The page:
Looking at only one or two statistics from a company’s performance evaluation is dangerously deceiving. You often see this in companies with high levels of production, well studied and verified, but low levels in other areas, such as employee satisfaction or retention.
One technique of management many managers misunderstand is performance management. They think of it as an occasional tool to pull out of the toolbox when things aren’t going well. However, that misses the point of the second word of the title, ‘management’.
It would be great if all companies could afford a performance manager. However, the reality is many smaller companies cannot pay the expense, and managers evaluate their departments.
Performance Management Should Be A Consistent Part Of A Company’s Culture
Performance management is or should be, an ongoing process. Your managers should be conducting regular surveys of their staff to make sure they are on track with their peers and with the overall goals of the company.
Most managers, if tasked to do this, would begin by looking at the numbers of their output. If the numbers are right, then they decide productivity is great, and there is nothing to change.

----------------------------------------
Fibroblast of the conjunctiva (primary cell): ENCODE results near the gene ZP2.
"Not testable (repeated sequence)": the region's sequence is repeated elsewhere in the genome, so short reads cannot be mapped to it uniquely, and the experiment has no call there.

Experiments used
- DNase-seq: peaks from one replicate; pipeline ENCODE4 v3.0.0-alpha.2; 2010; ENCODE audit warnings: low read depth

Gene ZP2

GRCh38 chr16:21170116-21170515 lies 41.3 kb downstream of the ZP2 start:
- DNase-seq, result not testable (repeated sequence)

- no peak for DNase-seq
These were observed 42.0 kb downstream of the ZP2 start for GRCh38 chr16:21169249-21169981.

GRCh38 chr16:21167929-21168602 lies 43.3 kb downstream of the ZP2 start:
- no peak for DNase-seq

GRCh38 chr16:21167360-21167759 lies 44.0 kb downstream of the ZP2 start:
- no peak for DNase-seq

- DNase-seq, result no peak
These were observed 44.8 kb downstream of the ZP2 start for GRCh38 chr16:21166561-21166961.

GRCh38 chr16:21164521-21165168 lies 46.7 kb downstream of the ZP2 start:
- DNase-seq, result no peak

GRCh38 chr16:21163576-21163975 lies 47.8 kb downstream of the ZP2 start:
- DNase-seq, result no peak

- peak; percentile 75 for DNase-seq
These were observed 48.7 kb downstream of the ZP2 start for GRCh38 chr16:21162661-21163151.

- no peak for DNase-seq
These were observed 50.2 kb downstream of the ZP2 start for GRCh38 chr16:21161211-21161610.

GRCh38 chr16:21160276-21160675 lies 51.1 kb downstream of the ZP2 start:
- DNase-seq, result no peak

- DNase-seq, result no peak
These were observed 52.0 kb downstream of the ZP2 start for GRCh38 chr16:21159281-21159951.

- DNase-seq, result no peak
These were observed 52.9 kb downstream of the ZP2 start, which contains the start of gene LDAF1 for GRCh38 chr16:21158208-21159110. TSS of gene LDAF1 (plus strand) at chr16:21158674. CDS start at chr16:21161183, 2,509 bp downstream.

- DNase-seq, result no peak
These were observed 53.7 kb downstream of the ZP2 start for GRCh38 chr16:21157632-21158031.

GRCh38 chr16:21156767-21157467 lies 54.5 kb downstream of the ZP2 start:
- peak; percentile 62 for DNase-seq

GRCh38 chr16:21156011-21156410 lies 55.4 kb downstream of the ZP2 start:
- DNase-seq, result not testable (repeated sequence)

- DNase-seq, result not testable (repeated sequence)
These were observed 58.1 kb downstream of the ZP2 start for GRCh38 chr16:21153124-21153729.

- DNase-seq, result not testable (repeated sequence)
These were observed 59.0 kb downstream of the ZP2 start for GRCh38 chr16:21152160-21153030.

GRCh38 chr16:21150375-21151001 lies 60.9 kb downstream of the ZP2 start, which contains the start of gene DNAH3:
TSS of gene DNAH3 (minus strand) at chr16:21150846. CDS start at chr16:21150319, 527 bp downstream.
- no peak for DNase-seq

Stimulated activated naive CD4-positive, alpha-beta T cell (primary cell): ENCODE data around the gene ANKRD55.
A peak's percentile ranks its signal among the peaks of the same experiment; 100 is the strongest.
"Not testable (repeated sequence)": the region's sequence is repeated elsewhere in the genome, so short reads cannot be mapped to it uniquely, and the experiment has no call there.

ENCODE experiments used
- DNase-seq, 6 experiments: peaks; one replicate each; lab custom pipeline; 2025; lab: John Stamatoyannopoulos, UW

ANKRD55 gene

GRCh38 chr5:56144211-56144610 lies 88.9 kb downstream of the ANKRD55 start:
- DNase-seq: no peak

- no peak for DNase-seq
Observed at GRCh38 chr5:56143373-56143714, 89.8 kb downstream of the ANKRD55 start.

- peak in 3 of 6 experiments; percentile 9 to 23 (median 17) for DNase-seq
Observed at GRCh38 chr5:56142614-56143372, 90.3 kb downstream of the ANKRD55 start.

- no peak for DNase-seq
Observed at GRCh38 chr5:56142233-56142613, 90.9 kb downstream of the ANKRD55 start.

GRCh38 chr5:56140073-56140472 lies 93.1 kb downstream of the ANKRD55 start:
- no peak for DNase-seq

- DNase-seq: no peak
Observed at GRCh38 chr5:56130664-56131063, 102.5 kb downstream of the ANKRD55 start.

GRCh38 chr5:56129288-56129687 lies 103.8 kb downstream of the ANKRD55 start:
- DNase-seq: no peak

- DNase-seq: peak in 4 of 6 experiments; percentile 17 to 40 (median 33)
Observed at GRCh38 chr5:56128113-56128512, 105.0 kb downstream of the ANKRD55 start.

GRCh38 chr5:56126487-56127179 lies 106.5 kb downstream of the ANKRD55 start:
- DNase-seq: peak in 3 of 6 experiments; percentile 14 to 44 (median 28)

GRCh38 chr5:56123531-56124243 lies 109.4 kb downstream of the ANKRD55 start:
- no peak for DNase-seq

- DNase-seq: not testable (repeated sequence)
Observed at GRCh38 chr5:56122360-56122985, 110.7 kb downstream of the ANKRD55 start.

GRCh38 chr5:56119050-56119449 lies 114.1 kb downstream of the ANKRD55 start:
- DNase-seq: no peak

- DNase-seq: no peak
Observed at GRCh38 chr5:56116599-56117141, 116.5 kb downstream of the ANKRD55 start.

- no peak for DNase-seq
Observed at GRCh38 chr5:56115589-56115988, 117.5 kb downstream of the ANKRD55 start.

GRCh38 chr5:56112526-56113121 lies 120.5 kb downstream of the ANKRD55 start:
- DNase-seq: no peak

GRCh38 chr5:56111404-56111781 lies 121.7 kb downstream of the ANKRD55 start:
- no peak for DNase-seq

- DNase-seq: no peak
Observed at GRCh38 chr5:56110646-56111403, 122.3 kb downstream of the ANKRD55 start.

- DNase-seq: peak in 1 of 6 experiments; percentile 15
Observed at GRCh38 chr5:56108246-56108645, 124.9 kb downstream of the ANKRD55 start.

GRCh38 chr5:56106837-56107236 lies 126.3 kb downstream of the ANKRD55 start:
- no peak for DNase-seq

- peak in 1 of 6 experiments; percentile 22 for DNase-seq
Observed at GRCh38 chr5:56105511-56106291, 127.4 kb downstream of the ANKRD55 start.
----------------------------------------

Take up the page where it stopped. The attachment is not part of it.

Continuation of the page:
While numbers are revealing, they still don’t tell you everything going on inside a business. Numbers don’t tell you about the culture inside your company, and they don’t tell you about the employee engagement, business processes, mistakes, or positives occurring every day.
Employees Know Stuff, And A Lot Of It
To fully understand the performance of a company or department, you should not only be looking at the easily quantifiable output but also at the internal mechanisms creating the output.
First, survey the employees and learn what they think about how the company is operated. If the answer is anything other than ‘excellent!’ (yes, with an exclamation point) there is room for improvement.
In addition to looking for areas of improvement, also look for areas where operations are at their most efficient level. You’ll want to duplicate success throughout the company.
Remain consistent in your observations. Don’t create key performance indicators (KPIs) and change them while your survey is occurring. After conducting a study, you realize a KPI should be changed, then create or modify the KPI before the next survey period.
The only way to learn how to help employees do better is to determine how they are doing their day-to-day jobs. They are the ones who probably will lead you to your next innovative steps within your company.
However, you are never going to learn about it if you don’t get out and learn what they know. They probably have some ideas about ways you could save money, how their day could be streamlined so they could get more done, and how you could change things within the company overall to make it a more pleasant place to work.
Equal Parts Consulting believes in the efficacy of consistent performance management. We are a San Diego County-based HR company, and we have helped numerous companies improve their efficiency.